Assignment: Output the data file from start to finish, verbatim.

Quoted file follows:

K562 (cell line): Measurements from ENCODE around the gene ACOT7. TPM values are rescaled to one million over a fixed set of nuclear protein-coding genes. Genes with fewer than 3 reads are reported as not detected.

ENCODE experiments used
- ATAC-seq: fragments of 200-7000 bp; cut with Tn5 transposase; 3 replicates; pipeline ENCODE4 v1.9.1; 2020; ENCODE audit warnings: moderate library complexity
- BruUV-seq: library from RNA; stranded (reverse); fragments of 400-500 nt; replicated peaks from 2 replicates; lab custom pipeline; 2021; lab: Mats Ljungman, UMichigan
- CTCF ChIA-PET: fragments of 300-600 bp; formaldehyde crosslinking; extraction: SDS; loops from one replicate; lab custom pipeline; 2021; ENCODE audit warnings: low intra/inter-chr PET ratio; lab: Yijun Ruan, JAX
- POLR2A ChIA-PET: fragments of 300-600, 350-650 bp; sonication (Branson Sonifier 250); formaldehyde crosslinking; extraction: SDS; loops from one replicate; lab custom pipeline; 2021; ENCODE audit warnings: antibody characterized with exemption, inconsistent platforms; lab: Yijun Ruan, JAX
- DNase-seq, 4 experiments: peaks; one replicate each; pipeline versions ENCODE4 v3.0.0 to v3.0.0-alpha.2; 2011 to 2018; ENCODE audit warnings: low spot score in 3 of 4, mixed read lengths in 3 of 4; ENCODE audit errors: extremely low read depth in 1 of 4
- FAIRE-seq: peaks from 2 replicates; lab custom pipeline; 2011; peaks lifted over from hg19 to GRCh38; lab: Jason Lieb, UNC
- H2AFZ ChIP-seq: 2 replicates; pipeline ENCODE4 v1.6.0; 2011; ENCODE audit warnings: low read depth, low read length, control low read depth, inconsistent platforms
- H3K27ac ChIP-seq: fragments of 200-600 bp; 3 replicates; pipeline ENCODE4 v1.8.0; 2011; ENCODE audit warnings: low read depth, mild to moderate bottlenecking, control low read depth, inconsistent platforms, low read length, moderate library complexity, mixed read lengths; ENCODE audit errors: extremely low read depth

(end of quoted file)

K562 (cell line): Measurements from ENCODE around the gene ACOT7. TPM values are rescaled to one million over a fixed set of nuclear protein-coding genes. Genes with fewer than 3 reads are reported as not detected.

ENCODE experiments used
- ATAC-seq: fragments of 200-7000 bp; cut with Tn5 transposase; 3 replicates; pipeline ENCODE4 v1.9.1; 2020; ENCODE audit warnings: moderate library complexity
- BruUV-seq: library from RNA; stranded (reverse); fragments of 400-500 nt; replicated peaks from 2 replicates; lab custom pipeline; 2021; lab: Mats Ljungman, UMichigan
- CTCF ChIA-PET: fragments of 300-600 bp; formaldehyde crosslinking; extraction: SDS; loops from one replicate; lab custom pipeline; 2021; ENCODE audit warnings: low intra/inter-chr PET ratio; lab: Yijun Ruan, JAX
- POLR2A ChIA-PET: fragments of 300-600, 350-650 bp; sonication (Branson Sonifier 250); formaldehyde crosslinking; extraction: SDS; loops from one replicate; lab custom pipeline; 2021; ENCODE audit warnings: antibody characterized with exemption, inconsistent platforms; lab: Yijun Ruan, JAX
- DNase-seq, 4 experiments: peaks; one replicate each; pipeline versions ENCODE4 v3.0.0 to v3.0.0-alpha.2; 2011 to 2018; ENCODE audit warnings: low spot score in 3 of 4, mixed read lengths in 3 of 4; ENCODE audit errors: extremely low read depth in 1 of 4
- FAIRE-seq: peaks from 2 replicates; lab custom pipeline; 2011; peaks lifted over from hg19 to GRCh38; lab: Jason Lieb, UNC
- H2AFZ ChIP-seq: 2 replicates; pipeline ENCODE4 v1.6.0; 2011; ENCODE audit warnings: low read depth, low read length, control low read depth, inconsistent platforms
- H3K27ac ChIP-seq: fragments of 200-600 bp; 3 replicates; pipeline ENCODE4 v1.8.0; 2011; ENCODE audit warnings: low read depth, mild to moderate bottlenecking, control low read depth, inconsistent platforms, low read length, moderate library complexity, mixed read lengths; ENCODE audit errors: extremely low read depth